Trump Didn't Get Invited to Hang in Germany With Shakira, Coldplay and Justin Trudeau

President Donald Trump speaks at Krasinski Square in Warsaw, Poland, on July 6. He is meeting with several world leaders before the G20 Summit begins Friday. Kacper Pempel/Reuters

While many world leaders and top musicians will be taking the stage Thursday at the Global Citizen Festival in Hamburg, Germany, ahead of the G20 summit, President Donald Trump won't be there…because he wasn't invited.

Related: More Democrats push to remove Trump from office after tweetstorm

Canada's Prime Minister Justin Trudeau, Argentina's President Mauricio Macri, Norway's Prime Minister Erna Solberg and other world leaders will gather for the event with the likes of Coldplay, Pharrell Williams, Shakira and Ellie Goulding, all with the hope of raising as much as $661 million from governments for dealing with international health, gender equality and education issues.

A source familiar with the policy goals of the organization tells Newsweek that the U.S. president—one of the most powerful individuals in the world—was left off of the invitation list because organizers allow leaders to take the stage only if they make commitments to underprivileged citizens of the world.

Global Citizen, an online platform that tracks and rewards activist action, launched successfully with the Global Citizen Festival in New York City's Central Park in September 2012. The goal is to end extreme poverty worldwide by 2030. So far, the group's efforts have resulted in $30 billion in commitments and policy announcements that will affect the lives of 1 billion people by 2030, according to the Global Citizen website.

Supporters can live-stream this year's festival on YouTube beginning at 1 p.m. Eastern time.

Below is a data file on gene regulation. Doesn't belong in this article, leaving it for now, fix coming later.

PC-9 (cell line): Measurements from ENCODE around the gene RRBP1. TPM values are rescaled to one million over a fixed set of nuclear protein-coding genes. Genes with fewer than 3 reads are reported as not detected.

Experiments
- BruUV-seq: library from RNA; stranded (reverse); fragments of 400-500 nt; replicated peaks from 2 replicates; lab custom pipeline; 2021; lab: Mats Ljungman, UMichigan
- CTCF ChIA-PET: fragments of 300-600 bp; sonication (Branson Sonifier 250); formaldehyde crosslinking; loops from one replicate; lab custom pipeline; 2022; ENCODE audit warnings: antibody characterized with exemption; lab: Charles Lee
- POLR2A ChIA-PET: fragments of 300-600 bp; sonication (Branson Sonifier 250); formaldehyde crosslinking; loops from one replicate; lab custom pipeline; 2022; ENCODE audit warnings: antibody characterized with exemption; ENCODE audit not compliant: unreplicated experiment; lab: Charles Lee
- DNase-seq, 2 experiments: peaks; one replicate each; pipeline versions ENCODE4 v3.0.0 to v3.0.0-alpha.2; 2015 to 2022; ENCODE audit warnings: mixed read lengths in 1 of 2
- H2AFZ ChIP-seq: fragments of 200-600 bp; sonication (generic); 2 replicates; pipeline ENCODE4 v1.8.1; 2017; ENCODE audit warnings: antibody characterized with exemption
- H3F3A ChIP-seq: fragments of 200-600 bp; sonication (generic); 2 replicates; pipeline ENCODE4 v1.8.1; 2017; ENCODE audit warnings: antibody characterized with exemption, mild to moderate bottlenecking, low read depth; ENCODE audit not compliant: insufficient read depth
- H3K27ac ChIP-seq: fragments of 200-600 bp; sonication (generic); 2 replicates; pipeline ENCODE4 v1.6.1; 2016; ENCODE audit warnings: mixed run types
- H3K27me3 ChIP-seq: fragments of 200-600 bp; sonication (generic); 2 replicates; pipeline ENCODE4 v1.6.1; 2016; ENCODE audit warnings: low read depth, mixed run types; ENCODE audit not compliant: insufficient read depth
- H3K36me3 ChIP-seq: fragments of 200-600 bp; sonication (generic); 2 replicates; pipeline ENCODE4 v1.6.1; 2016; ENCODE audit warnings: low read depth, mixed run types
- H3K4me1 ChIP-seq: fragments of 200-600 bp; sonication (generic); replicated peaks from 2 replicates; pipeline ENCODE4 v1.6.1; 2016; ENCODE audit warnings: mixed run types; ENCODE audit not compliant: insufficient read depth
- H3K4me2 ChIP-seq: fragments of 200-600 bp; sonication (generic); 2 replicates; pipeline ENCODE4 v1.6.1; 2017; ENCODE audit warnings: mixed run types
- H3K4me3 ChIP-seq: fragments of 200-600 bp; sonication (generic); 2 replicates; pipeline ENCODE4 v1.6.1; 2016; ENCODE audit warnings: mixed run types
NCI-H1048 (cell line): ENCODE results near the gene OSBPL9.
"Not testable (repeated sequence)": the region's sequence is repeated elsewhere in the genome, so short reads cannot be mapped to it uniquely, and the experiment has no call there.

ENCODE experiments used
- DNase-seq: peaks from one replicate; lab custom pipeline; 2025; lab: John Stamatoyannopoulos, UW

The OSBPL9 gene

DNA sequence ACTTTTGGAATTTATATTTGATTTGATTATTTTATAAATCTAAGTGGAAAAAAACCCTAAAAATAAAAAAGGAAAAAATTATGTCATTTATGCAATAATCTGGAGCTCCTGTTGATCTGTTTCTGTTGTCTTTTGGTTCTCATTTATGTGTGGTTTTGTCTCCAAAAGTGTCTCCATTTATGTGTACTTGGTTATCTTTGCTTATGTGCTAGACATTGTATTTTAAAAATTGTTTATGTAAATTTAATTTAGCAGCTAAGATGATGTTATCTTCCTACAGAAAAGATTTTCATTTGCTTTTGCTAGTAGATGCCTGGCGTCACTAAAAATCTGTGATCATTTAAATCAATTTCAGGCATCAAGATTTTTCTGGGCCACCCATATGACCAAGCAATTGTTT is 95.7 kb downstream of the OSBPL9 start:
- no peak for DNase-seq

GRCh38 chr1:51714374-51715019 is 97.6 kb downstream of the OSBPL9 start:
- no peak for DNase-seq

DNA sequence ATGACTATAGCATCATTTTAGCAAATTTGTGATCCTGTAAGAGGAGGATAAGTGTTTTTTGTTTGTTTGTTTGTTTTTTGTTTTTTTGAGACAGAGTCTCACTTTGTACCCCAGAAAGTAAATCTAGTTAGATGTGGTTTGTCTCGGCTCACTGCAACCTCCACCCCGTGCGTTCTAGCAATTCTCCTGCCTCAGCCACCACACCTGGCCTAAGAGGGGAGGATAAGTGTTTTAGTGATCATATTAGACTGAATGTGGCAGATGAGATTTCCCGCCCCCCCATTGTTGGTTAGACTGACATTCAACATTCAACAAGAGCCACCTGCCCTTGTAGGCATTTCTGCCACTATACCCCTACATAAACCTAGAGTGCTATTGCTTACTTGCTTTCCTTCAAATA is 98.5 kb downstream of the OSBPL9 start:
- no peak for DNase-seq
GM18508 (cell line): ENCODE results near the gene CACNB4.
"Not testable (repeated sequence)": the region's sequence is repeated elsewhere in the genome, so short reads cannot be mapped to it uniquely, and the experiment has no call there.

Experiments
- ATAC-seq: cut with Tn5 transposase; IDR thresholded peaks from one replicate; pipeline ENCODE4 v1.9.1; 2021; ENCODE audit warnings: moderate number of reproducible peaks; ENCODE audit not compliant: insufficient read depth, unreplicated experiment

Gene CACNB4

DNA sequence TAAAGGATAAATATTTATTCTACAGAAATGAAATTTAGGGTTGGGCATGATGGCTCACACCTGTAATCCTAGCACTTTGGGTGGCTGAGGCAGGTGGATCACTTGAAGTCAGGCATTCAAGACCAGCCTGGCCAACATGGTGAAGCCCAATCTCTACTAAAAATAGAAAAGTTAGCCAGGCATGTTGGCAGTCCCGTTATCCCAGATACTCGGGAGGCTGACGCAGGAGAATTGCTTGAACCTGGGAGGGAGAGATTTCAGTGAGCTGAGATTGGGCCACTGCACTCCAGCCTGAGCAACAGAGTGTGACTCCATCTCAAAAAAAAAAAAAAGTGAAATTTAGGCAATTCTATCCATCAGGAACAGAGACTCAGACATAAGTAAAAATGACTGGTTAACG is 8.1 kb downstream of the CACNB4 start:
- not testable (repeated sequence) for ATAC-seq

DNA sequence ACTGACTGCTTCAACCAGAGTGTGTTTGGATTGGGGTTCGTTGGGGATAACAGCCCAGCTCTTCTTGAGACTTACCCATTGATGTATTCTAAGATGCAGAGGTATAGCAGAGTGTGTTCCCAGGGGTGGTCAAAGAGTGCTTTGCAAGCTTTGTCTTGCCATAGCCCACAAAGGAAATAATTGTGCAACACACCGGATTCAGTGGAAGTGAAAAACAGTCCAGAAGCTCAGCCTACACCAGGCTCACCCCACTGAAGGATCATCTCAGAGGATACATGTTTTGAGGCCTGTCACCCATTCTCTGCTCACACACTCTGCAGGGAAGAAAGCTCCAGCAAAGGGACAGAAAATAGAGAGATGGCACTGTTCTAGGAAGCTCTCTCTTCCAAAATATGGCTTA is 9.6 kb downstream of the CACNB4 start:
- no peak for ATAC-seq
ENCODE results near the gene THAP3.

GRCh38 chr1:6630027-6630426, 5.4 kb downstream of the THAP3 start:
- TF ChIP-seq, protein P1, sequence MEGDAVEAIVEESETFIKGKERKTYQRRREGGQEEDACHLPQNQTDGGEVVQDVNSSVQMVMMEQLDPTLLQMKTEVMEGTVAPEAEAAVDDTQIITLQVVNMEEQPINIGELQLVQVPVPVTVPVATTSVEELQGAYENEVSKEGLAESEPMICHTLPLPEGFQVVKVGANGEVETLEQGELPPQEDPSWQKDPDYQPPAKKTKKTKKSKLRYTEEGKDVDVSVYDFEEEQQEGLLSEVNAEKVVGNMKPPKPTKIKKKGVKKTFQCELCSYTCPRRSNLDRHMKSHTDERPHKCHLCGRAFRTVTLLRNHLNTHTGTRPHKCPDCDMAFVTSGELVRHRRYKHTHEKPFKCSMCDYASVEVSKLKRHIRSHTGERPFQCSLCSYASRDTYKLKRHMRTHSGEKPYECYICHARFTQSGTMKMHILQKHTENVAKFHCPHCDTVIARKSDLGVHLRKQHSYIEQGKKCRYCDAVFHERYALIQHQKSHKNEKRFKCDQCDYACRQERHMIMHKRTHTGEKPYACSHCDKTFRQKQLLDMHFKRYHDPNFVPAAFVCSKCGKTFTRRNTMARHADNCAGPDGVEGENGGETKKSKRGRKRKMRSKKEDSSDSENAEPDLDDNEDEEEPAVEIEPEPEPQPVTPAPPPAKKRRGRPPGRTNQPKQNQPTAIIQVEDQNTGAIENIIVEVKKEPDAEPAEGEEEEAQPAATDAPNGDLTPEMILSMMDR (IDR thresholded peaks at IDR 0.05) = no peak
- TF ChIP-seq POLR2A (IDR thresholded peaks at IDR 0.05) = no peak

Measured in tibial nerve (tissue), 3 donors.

The festival kicks off the G20 Summit, an international forum for the governments of 20 major economies to discuss policy issues pertaining to the promotion of international financial stability. The summit began in 1999, and is being held this year in Hamburg.

Trump is scheduled to meet with Poland President Andrzej Duda, South Korean President Moon Jae-in, Japanese Prime Minister Shinzo Abe, German Chancellor Angela Merkel and Russian President Vladimir Putin before and during the two-day summit that begins Friday. Much of the early discussion regarding Trump has been focused on his controversial decision last month to withdraw the United States from the Paris climate agreement. He said he made the decision because the pact was unfair to the U.S.

Meanwhile, a Buzzfeed report from Wednesday said the president was not able to secure a luxury hotel room for his time in Hamburg because administration officials waited too long to book. The Hamburger Abendblatt, a local news outlet, reported that the U.S. government wanted to accommodate Trump in the Four Seasons, but it was already filled. The city of Hamburg apparently stepped in to help after it became apparent the other highest-rated hotels were also already booked, according to the report.

Organizers first announced the summit in February 2016. The White House did not immediately respond to Newsweek's request for comment.

Trump's family-owned business includes a worldwide real-estate empire of golf courses, office buildings and of course hotels. But he doesn't have a hotel in Hamburg, and the Associated Press reported that he will stay at the Senate guesthouse, while the U.S. Consulate General in Hamburg will host his staff.